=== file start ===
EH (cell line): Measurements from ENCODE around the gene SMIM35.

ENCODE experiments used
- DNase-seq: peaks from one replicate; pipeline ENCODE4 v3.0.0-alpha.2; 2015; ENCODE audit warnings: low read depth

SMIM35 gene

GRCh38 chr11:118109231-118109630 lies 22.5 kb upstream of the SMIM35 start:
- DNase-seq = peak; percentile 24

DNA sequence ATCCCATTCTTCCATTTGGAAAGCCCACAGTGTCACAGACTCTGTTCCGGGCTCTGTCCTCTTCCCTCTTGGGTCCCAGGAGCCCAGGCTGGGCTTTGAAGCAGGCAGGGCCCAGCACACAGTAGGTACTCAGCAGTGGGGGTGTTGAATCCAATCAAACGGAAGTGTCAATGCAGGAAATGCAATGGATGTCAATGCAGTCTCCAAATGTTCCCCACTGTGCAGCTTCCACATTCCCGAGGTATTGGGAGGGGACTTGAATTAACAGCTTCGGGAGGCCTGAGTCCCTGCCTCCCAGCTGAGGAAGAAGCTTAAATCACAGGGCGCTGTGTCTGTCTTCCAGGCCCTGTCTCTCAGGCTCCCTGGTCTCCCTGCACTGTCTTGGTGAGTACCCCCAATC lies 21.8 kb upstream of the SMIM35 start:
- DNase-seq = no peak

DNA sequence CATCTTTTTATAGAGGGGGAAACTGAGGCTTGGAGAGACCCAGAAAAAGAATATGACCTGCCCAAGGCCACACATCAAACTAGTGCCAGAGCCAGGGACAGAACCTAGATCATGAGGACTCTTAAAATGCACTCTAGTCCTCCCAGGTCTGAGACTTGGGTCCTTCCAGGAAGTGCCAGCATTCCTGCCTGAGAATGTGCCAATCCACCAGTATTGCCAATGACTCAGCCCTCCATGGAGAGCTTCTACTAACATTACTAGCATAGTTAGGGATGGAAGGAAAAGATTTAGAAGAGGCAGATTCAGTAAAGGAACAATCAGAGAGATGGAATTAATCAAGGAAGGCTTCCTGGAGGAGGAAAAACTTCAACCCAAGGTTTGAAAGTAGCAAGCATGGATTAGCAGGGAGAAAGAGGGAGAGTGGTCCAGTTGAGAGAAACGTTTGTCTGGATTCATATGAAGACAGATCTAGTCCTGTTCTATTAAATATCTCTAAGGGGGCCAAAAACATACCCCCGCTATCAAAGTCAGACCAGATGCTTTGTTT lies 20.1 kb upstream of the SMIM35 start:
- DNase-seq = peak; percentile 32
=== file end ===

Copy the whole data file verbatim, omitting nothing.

EH (cell line): Measurements from ENCODE around the gene SMIM35.

ENCODE experiments used
- DNase-seq: peaks from one replicate; pipeline ENCODE4 v3.0.0-alpha.2; 2015; ENCODE audit warnings: low read depth

SMIM35 gene

GRCh38 chr11:118109231-118109630 lies 22.5 kb upstream of the SMIM35 start:
- DNase-seq = peak; percentile 24

DNA sequence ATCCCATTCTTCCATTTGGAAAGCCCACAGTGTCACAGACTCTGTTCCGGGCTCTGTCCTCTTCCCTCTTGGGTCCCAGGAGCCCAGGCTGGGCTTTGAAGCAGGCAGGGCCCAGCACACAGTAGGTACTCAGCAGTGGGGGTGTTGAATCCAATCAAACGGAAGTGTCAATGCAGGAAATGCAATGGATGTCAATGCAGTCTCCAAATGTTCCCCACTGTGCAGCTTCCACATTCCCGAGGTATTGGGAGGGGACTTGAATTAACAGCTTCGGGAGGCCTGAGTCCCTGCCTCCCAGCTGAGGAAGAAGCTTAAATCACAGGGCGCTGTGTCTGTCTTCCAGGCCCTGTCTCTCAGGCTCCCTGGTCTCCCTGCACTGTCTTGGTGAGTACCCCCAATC lies 21.8 kb upstream of the SMIM35 start:
- DNase-seq = no peak

DNA sequence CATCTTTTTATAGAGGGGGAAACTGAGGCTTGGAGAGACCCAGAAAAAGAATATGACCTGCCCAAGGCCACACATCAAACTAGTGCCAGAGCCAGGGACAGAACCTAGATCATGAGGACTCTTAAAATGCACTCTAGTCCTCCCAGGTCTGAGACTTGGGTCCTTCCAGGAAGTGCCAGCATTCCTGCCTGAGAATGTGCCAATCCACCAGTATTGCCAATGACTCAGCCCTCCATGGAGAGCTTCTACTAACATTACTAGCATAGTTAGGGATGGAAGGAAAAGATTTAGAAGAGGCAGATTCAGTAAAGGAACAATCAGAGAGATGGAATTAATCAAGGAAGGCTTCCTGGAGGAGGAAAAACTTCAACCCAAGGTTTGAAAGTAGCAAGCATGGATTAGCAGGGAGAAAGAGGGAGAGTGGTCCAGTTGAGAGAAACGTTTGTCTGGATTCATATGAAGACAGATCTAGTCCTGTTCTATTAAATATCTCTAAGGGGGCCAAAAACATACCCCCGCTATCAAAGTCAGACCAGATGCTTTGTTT lies 20.1 kb upstream of the SMIM35 start:
- DNase-seq = peak; percentile 32